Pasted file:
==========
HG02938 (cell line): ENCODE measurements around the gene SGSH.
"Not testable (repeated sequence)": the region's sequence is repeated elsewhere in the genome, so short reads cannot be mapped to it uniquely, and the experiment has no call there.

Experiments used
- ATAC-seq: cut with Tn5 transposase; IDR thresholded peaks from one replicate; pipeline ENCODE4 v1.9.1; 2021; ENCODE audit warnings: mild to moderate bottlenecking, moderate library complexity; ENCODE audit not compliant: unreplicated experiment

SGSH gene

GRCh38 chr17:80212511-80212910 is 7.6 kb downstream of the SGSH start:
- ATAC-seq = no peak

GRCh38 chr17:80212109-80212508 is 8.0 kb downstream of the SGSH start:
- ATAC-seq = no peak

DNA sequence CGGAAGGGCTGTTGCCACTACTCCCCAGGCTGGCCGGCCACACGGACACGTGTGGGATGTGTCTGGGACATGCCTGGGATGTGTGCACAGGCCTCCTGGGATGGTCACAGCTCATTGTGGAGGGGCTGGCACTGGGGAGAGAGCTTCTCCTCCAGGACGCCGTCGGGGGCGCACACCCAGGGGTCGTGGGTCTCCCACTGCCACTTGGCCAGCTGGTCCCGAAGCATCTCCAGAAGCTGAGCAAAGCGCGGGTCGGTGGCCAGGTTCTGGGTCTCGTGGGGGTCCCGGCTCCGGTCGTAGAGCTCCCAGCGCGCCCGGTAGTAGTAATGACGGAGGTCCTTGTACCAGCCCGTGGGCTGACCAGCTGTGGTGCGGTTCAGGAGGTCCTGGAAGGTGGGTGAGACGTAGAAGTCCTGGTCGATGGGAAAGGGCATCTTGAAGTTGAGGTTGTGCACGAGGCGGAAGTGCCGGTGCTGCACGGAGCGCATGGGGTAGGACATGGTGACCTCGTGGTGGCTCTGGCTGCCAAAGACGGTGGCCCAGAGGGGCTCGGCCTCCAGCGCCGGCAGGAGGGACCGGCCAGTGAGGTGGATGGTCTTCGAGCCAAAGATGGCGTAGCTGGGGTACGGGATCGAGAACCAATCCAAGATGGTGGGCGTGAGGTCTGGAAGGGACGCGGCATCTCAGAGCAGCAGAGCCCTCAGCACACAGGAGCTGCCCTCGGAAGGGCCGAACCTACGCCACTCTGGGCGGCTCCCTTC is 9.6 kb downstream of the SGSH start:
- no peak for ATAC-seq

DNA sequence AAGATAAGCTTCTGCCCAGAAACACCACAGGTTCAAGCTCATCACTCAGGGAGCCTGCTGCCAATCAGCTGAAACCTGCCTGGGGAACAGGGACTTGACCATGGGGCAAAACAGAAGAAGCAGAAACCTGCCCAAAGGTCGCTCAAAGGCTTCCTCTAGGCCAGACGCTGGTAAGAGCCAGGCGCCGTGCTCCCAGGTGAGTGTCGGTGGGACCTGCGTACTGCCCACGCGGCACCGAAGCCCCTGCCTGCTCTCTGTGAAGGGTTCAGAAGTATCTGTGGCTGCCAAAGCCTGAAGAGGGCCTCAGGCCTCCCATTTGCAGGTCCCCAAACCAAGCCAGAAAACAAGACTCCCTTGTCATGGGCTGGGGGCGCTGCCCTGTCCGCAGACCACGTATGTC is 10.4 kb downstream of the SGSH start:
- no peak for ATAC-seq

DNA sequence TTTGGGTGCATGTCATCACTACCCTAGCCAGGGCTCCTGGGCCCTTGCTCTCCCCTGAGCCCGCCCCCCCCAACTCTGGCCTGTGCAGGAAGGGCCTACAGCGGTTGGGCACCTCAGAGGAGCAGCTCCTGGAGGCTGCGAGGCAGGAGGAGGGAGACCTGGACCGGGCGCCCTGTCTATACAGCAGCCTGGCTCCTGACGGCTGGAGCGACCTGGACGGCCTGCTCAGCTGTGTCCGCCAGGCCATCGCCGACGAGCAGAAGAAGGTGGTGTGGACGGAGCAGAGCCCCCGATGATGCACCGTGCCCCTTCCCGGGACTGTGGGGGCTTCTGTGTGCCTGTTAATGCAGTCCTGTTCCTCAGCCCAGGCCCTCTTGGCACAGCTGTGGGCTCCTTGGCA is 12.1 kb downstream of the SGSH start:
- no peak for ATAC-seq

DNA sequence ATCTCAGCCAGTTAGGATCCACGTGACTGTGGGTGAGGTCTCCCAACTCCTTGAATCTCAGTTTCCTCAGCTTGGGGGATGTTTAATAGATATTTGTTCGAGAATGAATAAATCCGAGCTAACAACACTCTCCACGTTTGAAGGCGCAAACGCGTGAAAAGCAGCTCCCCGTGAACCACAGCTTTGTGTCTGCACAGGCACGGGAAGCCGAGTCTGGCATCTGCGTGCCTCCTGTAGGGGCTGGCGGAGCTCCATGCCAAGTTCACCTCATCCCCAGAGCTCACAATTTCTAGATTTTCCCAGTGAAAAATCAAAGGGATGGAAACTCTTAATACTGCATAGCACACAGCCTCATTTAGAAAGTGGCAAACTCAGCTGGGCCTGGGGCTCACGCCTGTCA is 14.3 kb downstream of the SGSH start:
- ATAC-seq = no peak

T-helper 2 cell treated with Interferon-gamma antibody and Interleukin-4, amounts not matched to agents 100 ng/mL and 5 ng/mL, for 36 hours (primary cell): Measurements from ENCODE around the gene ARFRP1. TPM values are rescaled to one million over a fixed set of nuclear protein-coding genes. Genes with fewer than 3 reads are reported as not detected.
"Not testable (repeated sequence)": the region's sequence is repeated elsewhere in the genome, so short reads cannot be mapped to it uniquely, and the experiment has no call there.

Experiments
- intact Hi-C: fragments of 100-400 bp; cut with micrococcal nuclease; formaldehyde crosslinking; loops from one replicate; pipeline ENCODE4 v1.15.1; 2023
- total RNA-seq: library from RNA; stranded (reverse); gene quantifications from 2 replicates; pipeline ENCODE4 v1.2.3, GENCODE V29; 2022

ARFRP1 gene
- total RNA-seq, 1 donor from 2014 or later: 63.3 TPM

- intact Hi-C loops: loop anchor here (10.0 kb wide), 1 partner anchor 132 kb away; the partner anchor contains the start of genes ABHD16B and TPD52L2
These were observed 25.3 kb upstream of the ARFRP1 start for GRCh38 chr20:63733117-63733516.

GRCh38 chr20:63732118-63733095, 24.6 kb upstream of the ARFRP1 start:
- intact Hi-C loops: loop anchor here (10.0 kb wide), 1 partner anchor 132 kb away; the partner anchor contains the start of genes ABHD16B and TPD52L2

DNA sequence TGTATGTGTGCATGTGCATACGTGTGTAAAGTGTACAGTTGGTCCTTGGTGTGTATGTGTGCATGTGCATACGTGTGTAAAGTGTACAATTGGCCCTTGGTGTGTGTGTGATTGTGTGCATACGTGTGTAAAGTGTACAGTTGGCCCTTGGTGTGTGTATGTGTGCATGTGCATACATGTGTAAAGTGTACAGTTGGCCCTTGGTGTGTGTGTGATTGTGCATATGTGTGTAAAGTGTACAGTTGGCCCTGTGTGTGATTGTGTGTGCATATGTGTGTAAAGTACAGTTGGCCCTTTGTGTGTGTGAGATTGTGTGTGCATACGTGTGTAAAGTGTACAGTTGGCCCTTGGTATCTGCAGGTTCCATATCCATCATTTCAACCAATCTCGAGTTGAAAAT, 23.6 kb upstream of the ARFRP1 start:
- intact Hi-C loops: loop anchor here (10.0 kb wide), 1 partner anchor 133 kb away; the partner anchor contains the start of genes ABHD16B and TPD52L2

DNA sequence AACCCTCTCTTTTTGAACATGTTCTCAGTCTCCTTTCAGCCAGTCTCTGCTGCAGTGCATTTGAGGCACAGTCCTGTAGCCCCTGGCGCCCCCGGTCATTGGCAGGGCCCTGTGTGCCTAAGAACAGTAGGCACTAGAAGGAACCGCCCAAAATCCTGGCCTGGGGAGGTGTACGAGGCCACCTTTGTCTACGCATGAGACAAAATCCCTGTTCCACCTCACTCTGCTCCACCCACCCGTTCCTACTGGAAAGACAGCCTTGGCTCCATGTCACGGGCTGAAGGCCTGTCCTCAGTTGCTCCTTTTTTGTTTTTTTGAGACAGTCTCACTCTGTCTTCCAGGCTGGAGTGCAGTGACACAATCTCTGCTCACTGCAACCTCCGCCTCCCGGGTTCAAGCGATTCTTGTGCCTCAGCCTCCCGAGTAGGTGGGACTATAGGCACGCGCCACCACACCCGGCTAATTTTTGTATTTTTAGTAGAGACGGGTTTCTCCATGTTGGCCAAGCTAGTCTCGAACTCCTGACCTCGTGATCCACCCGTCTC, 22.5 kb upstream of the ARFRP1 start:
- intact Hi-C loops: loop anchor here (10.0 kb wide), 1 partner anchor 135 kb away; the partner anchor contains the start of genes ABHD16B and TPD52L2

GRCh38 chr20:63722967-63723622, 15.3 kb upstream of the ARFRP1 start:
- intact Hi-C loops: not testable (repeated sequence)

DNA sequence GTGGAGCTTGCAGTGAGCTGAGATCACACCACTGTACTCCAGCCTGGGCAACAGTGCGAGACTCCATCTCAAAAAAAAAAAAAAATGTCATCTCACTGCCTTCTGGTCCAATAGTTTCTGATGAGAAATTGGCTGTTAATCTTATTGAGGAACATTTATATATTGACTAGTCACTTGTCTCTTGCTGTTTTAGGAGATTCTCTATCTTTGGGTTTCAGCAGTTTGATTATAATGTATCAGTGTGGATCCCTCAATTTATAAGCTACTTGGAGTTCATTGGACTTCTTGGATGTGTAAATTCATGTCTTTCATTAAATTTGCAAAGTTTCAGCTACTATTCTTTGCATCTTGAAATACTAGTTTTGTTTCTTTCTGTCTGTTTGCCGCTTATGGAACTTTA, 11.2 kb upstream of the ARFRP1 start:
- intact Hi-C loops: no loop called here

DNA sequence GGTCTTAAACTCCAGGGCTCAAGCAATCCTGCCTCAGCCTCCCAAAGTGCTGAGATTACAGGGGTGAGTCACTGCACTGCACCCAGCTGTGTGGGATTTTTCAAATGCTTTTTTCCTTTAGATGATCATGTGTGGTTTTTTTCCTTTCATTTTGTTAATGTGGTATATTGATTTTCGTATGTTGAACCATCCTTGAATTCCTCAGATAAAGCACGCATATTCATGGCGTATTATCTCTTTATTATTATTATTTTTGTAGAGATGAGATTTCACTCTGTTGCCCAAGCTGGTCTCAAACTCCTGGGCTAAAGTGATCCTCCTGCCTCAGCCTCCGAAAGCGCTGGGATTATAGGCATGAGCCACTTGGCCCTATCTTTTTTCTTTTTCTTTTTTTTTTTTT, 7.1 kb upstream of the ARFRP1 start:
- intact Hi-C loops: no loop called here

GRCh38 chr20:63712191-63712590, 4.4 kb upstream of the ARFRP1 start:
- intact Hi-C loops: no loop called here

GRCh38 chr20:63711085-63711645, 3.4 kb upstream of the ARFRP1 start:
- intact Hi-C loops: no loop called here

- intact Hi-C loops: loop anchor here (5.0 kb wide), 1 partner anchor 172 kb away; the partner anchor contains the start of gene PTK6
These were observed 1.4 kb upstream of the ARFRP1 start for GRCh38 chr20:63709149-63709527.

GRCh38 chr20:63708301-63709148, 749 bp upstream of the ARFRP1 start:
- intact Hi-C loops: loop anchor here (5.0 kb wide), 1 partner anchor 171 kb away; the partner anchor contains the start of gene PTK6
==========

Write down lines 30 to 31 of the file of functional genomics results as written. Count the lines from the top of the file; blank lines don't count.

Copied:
- intact Hi-C loops: loop anchor here (10.0 kb wide), 1 partner anchor 133 kb away; the partner anchor contains the start of genes ABHD16B and TPD52L2

DNA sequence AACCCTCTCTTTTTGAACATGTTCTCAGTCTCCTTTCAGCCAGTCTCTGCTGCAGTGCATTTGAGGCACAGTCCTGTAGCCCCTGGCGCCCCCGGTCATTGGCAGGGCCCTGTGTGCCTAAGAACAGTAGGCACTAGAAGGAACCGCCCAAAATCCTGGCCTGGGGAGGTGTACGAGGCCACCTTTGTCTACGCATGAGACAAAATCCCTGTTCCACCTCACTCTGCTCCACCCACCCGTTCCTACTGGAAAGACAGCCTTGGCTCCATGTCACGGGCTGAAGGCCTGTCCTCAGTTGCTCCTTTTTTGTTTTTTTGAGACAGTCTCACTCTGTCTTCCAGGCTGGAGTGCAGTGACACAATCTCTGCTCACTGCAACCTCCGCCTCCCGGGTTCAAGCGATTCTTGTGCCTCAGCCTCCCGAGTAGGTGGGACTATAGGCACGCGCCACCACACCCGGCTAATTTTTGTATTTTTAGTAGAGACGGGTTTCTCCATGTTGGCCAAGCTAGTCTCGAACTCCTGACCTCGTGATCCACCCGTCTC, 22.5 kb upstream of the ARFRP1 start: